Did I tell you I live by two axioms. Well not just two … oh you know the rest.
There is never enough time in the day.
Things always take longer than you think.
But this blog post is not about making the time to take advantage of opportunity. No. This is about, when time is limited, seeing that limitation as an opportunity.
I am fortunate enough to have a somewhat predictable ebb and flow to my busy times. The word, somewhat, being of course open to a very loose interpretation. But I can look at my year and reasonably predict when my time will get taken over by atypical onerous duties I have no control over. The rest of the time, however my schedule gets eaten by the usual predators; household, family and job. Still these demands are by and large, reasonable. I have made certain lifestyle choices that allow this, choices that I know, having had some intense conversations about it, others are not keen to make. To each his own. Everything costs: time, money, sanity, soul. Pick what is important and what you are prepared to pay and pay it. Did I say I love axioms? Or maybe I just have too much time on my hands. Not likely.
My previous blog was all about managing the time you’ve got. Key elements are:
Plan, but schedule wiggle room – allowing an easy pace to your activities will not only help quell the stress, but may allow you to accomplish more.
Discipline not to act, is just as important as the discipline to stay on track.
Flexibility depends on knowing the demands of your individual activities – seeing the micro and macro and being able to adjust what can be accomplished in the time allotted.
Forgiveness is not making excuses – it’s acknowledging the limitations inherent in our lives.
My biggest fear is having time crunches pull me off track completely. I know. I know. I’m the one all about forgiveness and being easy on yourself… yadayadayada… But I worry that it will be so much harder to get back on the path again. So I try not to stray. That might sound a little exhausting and maybe a little unrealistic. Remember I myself wondered how anyone can keep the pedal to the metal indefinitely, but just because I’m going doesn’t mean I’m going at the same speed, all the time. This busy season I was determined to not stress myself out, but also not let myself down regarding my art.
I explored two challenges this past month. One was a version of NaNoWriMo, called Camp NaNoWriMo that happens in April and July. As you may or may not be aware, National Novel Writing Month occurs in November during which, writers attempt to write a 50,000 word first draft. The cool thing about Camp NaNoWriMo is you create your own parameters for success. Want to write an outline for a new novel or revise a draft, or create a world bible for your new fantasy story? This is your chance. You can use word count or even hours worked as parameters and you decide what constitutes ‘winning’.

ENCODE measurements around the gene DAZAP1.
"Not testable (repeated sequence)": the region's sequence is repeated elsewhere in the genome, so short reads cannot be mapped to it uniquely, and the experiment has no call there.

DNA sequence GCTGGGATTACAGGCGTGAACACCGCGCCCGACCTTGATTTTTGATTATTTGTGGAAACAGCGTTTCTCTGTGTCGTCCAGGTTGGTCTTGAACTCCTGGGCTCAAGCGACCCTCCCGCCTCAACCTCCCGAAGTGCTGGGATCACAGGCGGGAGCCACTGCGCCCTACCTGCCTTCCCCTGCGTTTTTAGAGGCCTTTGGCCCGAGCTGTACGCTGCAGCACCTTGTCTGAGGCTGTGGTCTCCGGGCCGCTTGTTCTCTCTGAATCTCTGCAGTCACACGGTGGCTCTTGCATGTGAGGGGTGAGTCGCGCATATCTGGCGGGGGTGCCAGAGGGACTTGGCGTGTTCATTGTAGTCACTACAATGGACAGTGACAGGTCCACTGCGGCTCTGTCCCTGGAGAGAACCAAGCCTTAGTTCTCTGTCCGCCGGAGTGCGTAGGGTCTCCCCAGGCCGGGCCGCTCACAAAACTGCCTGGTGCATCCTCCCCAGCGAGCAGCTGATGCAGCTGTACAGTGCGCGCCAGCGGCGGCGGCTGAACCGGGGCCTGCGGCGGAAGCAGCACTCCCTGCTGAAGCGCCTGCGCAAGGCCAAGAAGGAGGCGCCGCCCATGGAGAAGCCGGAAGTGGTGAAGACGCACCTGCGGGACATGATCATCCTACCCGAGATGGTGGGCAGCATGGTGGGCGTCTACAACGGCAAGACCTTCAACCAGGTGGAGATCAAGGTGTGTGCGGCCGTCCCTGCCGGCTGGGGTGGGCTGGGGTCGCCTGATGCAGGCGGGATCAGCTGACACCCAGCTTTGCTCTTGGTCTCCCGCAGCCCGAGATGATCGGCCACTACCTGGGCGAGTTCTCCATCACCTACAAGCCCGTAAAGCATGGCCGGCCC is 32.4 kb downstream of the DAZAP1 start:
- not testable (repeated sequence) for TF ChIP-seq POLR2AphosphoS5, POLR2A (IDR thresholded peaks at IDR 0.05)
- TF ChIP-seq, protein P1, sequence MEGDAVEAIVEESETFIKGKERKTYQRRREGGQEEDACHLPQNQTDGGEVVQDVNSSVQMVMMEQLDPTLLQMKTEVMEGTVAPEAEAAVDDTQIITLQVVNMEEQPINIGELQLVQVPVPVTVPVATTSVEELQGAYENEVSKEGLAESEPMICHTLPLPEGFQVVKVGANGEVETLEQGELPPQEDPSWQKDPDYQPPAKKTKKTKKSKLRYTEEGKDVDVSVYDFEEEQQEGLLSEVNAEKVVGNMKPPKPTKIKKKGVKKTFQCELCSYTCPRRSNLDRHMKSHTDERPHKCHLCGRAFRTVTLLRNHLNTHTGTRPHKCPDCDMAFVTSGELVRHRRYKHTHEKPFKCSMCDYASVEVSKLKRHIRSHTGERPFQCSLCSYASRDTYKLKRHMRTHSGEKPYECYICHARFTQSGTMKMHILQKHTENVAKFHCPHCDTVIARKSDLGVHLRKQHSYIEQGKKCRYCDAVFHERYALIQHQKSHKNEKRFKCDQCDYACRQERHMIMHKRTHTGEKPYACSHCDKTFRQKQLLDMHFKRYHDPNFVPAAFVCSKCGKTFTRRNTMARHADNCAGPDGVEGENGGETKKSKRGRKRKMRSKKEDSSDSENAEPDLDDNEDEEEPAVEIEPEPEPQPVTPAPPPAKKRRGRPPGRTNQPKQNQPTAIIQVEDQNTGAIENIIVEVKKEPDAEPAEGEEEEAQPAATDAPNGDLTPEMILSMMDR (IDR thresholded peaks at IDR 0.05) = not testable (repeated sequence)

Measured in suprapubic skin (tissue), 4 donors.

I chose hours and committed to 2 hours a day of working on a draft of my current WIP [work in progress]. I did not get nearly as far as I wanted. Ah, axiom number two. How disdainfully you rear your head. I did however succeed with my hours. So, good on me. And again, was I religious about the two hours per day? No. My weekends carried the majority of the load, however even those few minutes during the week helped to keep me chugging along and feeling positive about my progress, slow as it was. I could have so easily let my manuscript hit the back burner for the month and really been totally justified, but come May, the ole jalopy was going to sputter and steam and give me all kinds of grief getting back on the road. This May not only did I not lose momentum, I was rearing to go.
The second thing I did was the Writer’s Digest Poem a Day Challenge. More writing, I hear you scream at the screen. More?!!! What are you nuts? Now hear me out. While I have been working on short stories, my primary focus has been novels. You know novels – huge gargantuan undertakings, a kin to pushing boulders up hills? Yes. Novels. Poems I thought would be much smaller boulders and might offer a sense of completion far quicker than novels. So, challenge accepted. And completed! Yes, I did a poem a day, every day [except for one day – but I made up for it the next] for the entire month of April. Oh, it isn’t good poetry but it is poetry – some of it, atrocious, some of it, meh, some of it, not half bad. I also used the time to get to some lyrics for songs I have been meaning to finish. [Have I mentioned I’m also a musician – I know, I know – I’m a sucker for punishment]
As an AWADJ time management is crucial. Sometimes though, a crunch is inevitable. Instead of getting squeezed maybe try these [sorry – totally did not mean to rhyme – darn you poetry challenge]:
Look for inspiration; activities to galvanize action, challenges that will gently but firmly kick you in the butt to keep you going
Focus your efforts: work smaller projects to enhance specific skill-sets
Set time limits: narrowing your parameters can give you a manageable quantifier, while committing to a month allows you to get in the flow, make up time, if things get extra crunchy, and create distance from larger projects
Embrace change: adopt a flexible mindset to make use of, or create opportunities.
Art doesn’t have to be spelled ‘ART’. It can be ‘art’. A little bit is better than none. Besides, you can make excuses, or you can make art. Which will it be?